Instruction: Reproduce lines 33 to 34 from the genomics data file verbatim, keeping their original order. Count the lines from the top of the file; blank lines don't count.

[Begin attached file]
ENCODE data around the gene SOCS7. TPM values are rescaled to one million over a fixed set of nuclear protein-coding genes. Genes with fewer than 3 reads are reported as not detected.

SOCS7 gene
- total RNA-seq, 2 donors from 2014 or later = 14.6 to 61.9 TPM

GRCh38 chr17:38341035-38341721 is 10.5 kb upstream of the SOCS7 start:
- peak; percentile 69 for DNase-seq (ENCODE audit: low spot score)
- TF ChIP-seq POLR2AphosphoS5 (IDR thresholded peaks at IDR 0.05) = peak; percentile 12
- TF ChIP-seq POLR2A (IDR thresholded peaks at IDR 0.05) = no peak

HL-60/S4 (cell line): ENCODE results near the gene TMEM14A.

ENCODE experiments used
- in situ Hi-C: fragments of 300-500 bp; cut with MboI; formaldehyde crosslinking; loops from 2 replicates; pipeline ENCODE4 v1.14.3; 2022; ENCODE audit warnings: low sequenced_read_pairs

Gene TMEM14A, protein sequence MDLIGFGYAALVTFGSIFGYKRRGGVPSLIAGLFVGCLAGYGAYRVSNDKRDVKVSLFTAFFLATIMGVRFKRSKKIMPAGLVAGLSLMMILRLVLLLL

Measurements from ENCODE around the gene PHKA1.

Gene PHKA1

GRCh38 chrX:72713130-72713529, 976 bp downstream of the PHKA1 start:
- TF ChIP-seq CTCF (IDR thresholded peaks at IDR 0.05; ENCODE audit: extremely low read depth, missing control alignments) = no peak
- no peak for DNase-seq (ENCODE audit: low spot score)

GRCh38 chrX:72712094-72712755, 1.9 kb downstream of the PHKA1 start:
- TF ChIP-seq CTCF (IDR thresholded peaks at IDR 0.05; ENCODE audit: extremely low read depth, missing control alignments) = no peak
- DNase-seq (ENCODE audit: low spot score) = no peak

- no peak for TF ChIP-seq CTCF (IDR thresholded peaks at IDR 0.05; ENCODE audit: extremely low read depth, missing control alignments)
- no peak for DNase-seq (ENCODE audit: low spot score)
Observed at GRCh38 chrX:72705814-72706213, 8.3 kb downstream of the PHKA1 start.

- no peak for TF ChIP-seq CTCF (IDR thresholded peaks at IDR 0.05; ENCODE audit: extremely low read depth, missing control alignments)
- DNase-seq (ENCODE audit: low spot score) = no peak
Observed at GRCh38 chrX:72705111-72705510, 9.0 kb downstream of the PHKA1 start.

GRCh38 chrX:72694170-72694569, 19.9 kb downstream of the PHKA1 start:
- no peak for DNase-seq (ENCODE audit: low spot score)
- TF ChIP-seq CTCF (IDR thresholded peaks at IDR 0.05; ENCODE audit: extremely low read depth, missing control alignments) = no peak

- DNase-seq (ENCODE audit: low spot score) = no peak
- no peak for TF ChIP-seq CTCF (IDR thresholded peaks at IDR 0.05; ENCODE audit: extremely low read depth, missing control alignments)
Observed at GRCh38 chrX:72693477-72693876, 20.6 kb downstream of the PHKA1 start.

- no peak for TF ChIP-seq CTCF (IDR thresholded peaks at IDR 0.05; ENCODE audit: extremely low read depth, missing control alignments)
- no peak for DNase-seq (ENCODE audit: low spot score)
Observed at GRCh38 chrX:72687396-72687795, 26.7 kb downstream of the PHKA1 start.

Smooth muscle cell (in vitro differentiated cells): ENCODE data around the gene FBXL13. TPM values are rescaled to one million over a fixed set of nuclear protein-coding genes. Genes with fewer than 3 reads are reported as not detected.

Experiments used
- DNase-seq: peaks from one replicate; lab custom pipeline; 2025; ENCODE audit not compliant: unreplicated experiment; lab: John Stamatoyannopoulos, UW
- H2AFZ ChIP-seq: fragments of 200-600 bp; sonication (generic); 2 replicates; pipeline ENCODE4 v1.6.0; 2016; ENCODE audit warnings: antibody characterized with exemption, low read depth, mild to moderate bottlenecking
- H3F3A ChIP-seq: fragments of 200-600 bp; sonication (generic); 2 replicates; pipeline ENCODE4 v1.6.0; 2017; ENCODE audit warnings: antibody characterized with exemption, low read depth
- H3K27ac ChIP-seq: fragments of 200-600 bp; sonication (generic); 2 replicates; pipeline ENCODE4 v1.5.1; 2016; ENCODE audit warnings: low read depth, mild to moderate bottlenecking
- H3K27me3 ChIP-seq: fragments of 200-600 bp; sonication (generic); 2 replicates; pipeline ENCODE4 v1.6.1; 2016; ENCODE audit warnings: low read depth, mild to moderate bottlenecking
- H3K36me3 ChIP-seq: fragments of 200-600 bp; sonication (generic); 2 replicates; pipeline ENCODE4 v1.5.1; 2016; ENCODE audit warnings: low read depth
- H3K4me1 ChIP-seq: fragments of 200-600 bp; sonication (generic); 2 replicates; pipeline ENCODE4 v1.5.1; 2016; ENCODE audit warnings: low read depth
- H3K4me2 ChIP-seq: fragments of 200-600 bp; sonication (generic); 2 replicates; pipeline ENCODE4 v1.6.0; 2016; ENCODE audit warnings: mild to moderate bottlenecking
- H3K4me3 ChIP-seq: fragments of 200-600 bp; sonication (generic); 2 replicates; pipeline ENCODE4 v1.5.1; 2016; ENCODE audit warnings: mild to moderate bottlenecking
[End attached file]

- no peak for DNase-seq (ENCODE audit: low spot score)
Observed at GRCh38 chrX:72687396-72687795, 26.7 kb downstream of the PHKA1 start.